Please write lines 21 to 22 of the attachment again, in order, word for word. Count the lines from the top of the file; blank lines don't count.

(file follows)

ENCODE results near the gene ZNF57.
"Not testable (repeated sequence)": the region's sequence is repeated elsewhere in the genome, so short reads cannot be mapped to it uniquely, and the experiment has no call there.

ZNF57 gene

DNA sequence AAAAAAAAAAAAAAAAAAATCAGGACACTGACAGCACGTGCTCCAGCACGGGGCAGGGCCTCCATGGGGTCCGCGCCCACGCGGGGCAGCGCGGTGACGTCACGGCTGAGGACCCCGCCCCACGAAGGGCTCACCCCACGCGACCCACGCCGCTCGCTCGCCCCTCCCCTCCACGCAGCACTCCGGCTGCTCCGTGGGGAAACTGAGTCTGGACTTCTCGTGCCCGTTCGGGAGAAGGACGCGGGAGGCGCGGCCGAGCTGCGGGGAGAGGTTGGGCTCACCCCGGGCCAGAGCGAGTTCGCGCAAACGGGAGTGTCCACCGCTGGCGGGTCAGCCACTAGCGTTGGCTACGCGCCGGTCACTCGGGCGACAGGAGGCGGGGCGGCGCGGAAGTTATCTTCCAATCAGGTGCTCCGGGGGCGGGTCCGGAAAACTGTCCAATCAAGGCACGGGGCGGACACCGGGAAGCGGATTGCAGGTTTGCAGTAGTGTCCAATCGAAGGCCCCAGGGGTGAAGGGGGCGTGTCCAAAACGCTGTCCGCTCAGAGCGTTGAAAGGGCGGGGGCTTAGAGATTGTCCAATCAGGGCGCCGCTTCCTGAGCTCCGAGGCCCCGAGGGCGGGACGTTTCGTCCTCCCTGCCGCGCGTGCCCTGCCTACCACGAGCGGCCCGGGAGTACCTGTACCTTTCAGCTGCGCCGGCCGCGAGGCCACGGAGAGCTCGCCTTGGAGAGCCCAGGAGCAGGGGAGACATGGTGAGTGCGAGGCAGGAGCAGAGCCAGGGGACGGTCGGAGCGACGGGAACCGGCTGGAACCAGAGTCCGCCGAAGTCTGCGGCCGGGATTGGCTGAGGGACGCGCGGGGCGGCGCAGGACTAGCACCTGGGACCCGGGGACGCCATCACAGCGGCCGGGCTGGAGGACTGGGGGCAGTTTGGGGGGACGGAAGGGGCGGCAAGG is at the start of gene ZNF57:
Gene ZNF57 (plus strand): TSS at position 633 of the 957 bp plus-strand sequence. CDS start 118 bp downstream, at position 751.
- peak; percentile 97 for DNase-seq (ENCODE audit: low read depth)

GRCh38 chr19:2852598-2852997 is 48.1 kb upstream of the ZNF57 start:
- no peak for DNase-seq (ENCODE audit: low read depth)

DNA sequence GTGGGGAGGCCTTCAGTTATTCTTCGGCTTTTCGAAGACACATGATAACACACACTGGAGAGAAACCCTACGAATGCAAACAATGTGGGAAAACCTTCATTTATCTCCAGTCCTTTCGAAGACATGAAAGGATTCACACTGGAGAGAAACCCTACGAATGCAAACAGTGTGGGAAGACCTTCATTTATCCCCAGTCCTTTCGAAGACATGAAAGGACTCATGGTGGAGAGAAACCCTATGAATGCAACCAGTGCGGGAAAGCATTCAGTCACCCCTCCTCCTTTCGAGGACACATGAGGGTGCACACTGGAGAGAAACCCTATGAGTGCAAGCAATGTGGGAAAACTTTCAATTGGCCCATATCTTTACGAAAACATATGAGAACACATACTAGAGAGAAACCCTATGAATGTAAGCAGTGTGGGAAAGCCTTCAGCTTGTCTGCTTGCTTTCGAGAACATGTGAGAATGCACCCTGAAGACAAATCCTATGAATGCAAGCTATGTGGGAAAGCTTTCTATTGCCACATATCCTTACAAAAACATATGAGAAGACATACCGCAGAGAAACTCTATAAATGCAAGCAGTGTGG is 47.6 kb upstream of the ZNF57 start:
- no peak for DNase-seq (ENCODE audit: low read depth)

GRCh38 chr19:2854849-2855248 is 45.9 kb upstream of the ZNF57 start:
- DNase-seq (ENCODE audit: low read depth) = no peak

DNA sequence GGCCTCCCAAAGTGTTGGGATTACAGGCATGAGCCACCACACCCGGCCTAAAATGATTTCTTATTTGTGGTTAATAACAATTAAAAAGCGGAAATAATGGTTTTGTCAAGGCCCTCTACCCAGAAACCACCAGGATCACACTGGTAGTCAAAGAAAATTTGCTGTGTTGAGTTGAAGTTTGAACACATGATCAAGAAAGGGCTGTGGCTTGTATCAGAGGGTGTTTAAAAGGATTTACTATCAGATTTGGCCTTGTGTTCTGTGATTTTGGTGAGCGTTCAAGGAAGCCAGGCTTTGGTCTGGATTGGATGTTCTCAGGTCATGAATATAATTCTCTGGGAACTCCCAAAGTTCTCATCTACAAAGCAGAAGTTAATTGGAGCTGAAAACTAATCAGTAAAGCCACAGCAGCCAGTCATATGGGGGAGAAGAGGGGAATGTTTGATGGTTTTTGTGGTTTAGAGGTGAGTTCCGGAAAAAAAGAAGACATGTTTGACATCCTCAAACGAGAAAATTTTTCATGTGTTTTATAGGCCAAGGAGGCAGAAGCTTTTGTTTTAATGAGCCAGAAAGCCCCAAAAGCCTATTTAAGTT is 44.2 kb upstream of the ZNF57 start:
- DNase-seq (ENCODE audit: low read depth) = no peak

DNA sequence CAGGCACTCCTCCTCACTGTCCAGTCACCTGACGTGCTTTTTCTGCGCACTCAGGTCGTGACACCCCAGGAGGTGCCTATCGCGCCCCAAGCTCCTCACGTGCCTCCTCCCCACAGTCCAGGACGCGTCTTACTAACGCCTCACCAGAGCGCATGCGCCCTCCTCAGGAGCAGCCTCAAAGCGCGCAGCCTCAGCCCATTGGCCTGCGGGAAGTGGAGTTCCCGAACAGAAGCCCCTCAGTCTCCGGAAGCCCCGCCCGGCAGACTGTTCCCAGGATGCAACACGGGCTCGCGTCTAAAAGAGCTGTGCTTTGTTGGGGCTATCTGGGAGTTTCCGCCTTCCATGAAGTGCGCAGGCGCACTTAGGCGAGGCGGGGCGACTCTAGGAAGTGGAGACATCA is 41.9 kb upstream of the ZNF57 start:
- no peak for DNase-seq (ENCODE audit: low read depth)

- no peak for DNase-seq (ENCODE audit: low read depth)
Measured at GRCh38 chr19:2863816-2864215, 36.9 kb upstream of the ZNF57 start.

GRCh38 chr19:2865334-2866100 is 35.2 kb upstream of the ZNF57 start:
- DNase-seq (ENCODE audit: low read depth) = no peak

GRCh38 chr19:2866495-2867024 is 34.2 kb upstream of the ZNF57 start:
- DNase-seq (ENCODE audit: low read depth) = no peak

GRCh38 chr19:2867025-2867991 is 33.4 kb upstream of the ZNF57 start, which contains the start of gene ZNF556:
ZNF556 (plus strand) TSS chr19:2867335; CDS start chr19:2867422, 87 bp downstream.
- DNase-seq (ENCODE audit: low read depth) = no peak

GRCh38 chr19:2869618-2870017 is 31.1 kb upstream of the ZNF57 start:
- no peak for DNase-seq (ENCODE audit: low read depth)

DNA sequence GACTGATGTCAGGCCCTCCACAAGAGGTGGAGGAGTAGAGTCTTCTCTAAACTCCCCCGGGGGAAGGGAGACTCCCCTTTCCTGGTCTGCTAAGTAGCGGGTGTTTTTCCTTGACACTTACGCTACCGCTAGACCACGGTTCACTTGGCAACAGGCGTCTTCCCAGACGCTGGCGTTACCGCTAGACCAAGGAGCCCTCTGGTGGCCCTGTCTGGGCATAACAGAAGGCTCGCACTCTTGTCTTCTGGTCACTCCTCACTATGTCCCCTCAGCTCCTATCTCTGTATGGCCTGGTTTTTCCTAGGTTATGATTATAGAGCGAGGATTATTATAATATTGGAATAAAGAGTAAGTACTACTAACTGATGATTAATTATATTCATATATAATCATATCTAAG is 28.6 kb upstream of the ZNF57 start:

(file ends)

GRCh38 chr19:2866495-2867024 is 34.2 kb upstream of the ZNF57 start:
- DNase-seq (ENCODE audit: low read depth) = no peak